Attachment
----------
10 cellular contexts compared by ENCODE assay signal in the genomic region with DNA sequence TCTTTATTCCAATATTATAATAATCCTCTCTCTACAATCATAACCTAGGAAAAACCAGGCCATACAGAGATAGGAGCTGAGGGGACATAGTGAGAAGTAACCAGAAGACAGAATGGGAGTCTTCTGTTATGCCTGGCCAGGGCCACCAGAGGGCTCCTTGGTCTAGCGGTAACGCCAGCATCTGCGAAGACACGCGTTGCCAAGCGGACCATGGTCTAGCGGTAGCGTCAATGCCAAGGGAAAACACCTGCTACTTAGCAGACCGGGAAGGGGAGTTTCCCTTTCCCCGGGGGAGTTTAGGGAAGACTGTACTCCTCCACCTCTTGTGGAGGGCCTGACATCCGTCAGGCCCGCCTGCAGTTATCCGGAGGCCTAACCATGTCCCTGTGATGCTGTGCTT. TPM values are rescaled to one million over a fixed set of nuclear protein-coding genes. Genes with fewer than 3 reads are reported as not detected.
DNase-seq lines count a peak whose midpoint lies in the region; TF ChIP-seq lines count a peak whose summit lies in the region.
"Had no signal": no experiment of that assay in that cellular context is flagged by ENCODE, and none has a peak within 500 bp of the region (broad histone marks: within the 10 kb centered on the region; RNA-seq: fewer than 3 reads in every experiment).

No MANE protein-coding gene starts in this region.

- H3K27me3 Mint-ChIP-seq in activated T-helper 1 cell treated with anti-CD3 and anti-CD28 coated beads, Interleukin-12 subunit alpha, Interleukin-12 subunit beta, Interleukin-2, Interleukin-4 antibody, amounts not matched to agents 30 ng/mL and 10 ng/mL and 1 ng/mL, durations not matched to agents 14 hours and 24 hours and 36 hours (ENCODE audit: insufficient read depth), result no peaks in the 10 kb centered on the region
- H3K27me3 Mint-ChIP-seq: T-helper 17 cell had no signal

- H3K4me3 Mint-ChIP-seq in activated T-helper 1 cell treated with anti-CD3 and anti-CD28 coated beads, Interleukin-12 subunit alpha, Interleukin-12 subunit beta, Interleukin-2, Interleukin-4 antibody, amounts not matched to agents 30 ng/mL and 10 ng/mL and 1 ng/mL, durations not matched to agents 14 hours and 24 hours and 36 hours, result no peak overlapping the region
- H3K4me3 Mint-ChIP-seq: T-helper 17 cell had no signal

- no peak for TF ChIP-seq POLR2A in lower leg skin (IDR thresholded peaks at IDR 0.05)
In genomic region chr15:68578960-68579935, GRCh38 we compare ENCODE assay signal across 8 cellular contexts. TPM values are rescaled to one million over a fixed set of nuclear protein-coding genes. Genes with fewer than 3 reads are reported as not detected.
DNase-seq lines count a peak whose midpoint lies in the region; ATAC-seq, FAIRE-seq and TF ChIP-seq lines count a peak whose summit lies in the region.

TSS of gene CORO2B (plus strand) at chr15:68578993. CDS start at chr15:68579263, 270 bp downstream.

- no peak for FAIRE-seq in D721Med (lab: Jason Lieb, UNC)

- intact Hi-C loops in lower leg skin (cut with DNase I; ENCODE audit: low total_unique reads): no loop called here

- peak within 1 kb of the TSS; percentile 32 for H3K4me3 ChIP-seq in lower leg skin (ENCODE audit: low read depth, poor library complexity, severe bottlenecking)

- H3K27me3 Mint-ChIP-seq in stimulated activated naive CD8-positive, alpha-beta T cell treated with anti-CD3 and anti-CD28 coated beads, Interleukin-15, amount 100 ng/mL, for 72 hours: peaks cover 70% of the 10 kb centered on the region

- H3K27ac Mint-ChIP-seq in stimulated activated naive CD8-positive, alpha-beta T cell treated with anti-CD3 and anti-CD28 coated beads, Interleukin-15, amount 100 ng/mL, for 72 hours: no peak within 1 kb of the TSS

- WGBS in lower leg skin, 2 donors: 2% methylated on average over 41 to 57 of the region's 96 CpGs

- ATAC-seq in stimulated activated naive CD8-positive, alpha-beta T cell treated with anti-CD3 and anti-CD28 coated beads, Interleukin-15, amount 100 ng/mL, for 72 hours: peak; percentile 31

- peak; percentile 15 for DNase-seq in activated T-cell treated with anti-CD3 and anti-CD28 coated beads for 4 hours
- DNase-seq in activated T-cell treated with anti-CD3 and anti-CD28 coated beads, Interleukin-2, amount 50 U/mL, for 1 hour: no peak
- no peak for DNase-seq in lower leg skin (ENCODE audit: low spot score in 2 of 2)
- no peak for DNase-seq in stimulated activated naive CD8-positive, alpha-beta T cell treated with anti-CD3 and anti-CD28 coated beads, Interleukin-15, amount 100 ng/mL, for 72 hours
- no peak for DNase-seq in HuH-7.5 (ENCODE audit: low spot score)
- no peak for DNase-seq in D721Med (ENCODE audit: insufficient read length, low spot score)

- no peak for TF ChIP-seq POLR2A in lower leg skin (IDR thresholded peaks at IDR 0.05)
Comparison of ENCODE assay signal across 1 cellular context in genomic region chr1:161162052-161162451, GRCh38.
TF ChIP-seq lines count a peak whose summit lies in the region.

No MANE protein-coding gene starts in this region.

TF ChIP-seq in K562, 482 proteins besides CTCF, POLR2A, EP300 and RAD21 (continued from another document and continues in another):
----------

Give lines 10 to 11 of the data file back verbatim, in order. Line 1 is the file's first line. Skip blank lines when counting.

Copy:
In genomic region chr15:68578960-68579935, GRCh38 we compare ENCODE assay signal across 8 cellular contexts. TPM values are rescaled to one million over a fixed set of nuclear protein-coding genes. Genes with fewer than 3 reads are reported as not detected.
DNase-seq lines count a peak whose midpoint lies in the region; ATAC-seq, FAIRE-seq and TF ChIP-seq lines count a peak whose summit lies in the region.